beauty

I Tried 3 Methods To Refresh My Old Mascara — Here’s What Worked Best

by Kim Wong-Shing

According to makeup experts, mascara has one of the shortest shelf lives of any makeup product. After a few months, your mascara will become clumpy, dry, and less effective, not to mention full of germs. For that reason, experts recommend replacing mascara every two to three months.

Raise your hand if you follow that rule. (*tumbleweeds roll*)

While there must be some conscientious makeup lovers who actually replace their products on time, I’ve honestly never met one. Most of us can barely remember when we bought a makeup product, let alone remember to buy a new one on time. We don’t really think about it until we end up with… gunky, dried-out, less-effective mascara.

Luckily, there are hacks to transform your old mascara into a new one again. These tricks supposedly turn your old, dry mascara into smooth, liquidy mascara again. It’s like the fountain of youth, but for mascara. (There’s no way to clean mascara, so if you’re worried about germs, just buy a new tube, or do what I do and try not to think about it!)

As for my own mascara collection, it would probably cause makeup experts to break out into hives. I’ve had my favorite tube for approximately two years. I know, I know. That’s way too long! There’s no excuse!

I’m definitely not advocating my disgusting lifestyle, but I am saying that I’m the perfect person to test out those mascara hacks.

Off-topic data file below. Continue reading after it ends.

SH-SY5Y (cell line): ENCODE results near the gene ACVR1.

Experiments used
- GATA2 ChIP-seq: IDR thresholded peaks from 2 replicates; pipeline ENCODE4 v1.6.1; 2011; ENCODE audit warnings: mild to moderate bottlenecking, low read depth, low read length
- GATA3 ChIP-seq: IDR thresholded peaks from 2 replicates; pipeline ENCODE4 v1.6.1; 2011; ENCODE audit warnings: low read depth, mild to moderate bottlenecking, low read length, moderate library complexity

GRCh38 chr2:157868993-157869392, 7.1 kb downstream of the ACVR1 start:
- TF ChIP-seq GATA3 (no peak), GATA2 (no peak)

The timing is perfect for this experiment: My trusty two-year-old mascara is finally showing its age. It’s clumpy and dry, so it doesn’t apply evenly anymore. My backup mascara is, unfortunately, also really dried out.

I tried three methods for reviving old mascara to see if any of them actually work. If it can work on my years-old mascara, it’ll definitely work on whatever dried-out mascara you have around.

Meet the Mascaras

Meet the Mascaras
Kim Wong-Shing for LittleThings

I used two mascaras to test out these hacks. First, an old dollar-store mascara. This mascara is OK but not great, so I don’t often use it. Still, it’s somehow incredibly dried out already.

Kim Wong-Shing for LittleThings

And second, my trusty two-year-old mascara, which is finally becoming gunky and dry and useless. This mascara is so old that the label has rubbed off, but I’m pretty sure it’s Maybelline Colossal Volum’ Express.

It has served me well over the years (!), but it’s just not doing the trick anymore. Shocking, I know.

Onto the hacks!

Method 1: Hot Water

Method 1: Hot Water
Kim Wong-Shing for LittleThings

The first method was simple and straightforward. You just heat up some water, then dip your mascara tubes into it, making sure that they’re tightly closed so the water doesn’t get in.

Some people on the internet will tell you that this method kills germs, but that’s absolutely not the case. It’s impossible to sanitize mascara without also destroying the formula and/or harming your eyeballs.

Kim Wong-Shing for LittleThings